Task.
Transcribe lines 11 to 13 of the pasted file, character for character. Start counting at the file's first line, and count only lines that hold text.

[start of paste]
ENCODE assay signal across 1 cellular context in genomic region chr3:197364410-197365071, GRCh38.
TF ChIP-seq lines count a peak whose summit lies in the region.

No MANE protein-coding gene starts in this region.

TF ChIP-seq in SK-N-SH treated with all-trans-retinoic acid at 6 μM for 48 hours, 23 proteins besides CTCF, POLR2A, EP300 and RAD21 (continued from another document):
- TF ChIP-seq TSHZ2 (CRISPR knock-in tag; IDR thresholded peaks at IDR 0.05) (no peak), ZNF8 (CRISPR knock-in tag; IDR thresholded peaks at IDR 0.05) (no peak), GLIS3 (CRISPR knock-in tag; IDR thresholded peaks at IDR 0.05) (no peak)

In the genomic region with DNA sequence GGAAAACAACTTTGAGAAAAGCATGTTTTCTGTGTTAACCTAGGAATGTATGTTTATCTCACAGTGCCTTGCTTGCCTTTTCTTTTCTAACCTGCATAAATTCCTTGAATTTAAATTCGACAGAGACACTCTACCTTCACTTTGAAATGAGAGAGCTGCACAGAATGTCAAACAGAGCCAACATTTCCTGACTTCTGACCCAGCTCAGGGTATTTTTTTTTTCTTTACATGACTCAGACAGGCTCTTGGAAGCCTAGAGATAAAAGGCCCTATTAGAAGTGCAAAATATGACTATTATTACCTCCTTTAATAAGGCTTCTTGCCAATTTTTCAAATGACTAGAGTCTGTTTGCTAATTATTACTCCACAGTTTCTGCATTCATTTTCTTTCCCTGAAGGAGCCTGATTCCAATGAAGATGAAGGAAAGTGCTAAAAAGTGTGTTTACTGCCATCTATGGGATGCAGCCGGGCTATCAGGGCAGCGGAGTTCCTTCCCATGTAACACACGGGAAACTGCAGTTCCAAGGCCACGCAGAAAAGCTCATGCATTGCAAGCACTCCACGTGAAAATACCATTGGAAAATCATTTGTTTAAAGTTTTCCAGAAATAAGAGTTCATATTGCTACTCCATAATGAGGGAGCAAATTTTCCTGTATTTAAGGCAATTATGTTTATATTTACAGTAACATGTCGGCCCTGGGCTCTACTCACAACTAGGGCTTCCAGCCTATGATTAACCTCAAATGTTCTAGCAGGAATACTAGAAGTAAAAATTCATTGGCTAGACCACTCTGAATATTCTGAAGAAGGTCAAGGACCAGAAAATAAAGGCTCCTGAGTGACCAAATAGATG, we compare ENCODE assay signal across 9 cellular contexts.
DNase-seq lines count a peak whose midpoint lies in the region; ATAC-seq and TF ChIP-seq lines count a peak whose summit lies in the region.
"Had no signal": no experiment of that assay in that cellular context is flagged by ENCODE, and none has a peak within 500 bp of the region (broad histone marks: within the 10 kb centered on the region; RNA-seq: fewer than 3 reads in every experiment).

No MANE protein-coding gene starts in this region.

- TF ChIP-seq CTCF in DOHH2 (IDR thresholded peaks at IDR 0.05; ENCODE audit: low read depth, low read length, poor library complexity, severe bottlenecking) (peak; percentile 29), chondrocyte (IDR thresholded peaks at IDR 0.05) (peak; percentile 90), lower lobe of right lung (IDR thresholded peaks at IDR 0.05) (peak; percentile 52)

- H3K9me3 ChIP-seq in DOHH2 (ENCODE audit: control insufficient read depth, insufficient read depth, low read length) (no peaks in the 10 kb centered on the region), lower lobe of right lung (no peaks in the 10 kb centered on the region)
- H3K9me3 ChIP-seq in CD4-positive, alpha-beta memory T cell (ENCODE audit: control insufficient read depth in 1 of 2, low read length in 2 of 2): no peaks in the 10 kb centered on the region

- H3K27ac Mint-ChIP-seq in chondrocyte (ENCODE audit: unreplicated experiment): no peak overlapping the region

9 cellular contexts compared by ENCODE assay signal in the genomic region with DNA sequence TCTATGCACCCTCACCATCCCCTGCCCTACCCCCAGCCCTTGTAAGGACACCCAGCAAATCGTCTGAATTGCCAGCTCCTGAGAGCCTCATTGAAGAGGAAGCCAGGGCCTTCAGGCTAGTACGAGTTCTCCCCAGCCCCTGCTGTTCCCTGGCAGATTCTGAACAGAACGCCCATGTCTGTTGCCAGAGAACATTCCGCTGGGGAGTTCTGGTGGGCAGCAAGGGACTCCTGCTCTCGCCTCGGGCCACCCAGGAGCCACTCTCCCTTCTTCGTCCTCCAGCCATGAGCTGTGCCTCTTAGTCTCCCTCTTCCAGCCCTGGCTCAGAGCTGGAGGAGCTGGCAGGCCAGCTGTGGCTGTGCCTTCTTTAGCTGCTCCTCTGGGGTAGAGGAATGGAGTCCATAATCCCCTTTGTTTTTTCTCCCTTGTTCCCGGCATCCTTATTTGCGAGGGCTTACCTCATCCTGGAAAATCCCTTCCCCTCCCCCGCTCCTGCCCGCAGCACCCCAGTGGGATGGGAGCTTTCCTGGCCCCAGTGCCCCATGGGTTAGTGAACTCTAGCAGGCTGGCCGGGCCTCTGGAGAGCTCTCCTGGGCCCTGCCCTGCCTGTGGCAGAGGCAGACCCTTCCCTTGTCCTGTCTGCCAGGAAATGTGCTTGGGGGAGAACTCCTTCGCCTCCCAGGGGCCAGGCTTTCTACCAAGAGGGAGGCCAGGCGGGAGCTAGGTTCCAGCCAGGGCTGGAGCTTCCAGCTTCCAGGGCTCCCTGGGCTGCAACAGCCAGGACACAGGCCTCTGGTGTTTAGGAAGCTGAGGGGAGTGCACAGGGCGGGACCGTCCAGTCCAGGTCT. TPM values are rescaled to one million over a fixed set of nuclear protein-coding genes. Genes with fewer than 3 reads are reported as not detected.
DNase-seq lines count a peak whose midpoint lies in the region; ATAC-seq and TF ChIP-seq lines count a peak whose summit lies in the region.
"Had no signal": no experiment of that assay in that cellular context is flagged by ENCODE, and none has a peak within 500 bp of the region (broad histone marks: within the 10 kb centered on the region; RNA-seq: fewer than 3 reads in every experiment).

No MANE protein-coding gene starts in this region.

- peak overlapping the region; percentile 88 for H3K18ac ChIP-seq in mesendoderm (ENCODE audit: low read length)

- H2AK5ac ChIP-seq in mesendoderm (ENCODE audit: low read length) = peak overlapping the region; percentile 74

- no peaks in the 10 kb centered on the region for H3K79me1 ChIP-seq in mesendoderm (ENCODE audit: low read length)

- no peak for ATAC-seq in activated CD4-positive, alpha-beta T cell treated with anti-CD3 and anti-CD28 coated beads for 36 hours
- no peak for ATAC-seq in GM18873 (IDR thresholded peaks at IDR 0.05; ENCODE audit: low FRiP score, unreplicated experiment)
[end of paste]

- H3K9me3 ChIP-seq in DOHH2 (ENCODE audit: control insufficient read depth, insufficient read depth, low read length) (no peaks in the 10 kb centered on the region), lower lobe of right lung (no peaks in the 10 kb centered on the region)
- H3K9me3 ChIP-seq in CD4-positive, alpha-beta memory T cell (ENCODE audit: control insufficient read depth in 1 of 2, low read length in 2 of 2): no peaks in the 10 kb centered on the region

- H3K27ac Mint-ChIP-seq in chondrocyte (ENCODE audit: unreplicated experiment): no peak overlapping the region